China Wants To End Blackouts With Western Help — And American Coal

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China Wants To End Blackouts With Western Help — And American Coal


By: Ken Siverstein, Forbes

When President Obama pronounced the steps that his administration would take to reduce carbon emissions, he spoke eloquently — that U.S. citizens “will have the satisfaction of knowing that the world we leave to our children will be better off for what we did.” The bigger test, though, is to get globe’s other polluters to join in the crusade, namely China.

China relies largely on coal to power its economy. But domestic and global environmental pressures are forcing it to look at other options that include nuclear energy and hydro-power. To get there, it needs a heck of a lot more foreign participation. By its own standards, China needs to attract $200 billion in private capital by 2030, and will require trillions overall in 20 years, says the International Energy Agency.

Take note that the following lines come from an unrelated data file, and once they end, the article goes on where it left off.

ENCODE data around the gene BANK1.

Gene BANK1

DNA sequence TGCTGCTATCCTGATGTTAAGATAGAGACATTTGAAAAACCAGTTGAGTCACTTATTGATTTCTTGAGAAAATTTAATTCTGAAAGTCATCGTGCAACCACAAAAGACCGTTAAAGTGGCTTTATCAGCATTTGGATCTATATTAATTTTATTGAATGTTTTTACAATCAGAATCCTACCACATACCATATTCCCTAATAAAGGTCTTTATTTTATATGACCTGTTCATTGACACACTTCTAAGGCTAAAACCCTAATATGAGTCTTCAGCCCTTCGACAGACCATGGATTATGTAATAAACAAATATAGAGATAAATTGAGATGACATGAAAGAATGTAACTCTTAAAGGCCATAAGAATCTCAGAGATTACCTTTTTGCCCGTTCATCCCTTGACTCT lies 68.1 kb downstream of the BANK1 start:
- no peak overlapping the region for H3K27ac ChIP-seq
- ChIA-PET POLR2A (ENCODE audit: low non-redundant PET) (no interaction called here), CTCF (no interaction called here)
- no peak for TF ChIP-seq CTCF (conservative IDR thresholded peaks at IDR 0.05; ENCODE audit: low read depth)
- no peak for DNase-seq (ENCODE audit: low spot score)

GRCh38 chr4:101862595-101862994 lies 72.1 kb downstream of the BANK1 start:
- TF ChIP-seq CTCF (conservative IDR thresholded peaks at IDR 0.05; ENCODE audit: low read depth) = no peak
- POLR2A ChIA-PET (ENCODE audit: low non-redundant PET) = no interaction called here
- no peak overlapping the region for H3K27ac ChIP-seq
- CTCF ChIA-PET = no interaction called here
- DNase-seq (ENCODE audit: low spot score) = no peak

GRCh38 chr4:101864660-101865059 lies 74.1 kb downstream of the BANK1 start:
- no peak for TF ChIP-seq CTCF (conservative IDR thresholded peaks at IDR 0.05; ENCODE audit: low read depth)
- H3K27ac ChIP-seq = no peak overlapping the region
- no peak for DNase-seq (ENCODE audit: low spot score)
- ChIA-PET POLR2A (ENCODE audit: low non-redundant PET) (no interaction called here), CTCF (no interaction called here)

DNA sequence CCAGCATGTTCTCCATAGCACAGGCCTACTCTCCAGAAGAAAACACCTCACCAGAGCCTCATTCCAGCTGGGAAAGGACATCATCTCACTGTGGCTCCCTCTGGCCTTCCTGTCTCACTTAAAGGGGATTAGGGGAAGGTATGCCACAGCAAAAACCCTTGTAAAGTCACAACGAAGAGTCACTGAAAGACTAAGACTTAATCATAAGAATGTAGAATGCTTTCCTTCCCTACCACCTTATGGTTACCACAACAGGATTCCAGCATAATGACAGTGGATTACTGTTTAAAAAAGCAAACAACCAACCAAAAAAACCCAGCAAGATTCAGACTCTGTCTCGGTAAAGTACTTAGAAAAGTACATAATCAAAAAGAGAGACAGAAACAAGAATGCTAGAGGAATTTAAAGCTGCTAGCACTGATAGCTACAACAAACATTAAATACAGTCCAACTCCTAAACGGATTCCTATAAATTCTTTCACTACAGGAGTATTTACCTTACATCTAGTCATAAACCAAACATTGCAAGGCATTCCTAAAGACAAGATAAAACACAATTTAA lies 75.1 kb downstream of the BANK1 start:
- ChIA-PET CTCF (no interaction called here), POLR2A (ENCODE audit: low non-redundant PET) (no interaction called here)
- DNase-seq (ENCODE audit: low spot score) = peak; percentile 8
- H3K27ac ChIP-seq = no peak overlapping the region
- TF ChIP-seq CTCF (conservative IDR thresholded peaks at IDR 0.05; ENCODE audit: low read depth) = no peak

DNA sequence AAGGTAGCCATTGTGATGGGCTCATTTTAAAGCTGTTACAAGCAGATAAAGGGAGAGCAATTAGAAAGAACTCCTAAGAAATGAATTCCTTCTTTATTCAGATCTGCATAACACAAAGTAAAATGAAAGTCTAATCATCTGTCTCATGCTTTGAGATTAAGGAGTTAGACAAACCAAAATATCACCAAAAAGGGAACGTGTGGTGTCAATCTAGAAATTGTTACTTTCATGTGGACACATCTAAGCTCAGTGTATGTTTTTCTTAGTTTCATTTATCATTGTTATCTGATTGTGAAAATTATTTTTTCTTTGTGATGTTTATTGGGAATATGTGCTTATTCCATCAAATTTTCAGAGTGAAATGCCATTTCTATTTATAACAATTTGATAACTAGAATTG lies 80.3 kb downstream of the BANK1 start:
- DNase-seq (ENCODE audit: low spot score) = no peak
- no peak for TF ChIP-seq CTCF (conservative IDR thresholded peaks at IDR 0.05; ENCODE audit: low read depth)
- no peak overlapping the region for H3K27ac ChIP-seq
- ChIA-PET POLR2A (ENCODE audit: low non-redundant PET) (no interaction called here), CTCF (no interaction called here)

The United States and China, together, produce about 42 percent of all greenhouse gas emissions. In this country, totals are falling because of the coal-to-gas transition. But in China, they are rising, largely because it is building one coal generator a month. While critics decry China’s heavy coal use, its supporters are bullish: It’s an economy growing at 8 percent annually while its demand for energy is escalating even faster. Coal facilities, though, are doing most of the heavy lifting.

Continue to read the full article here.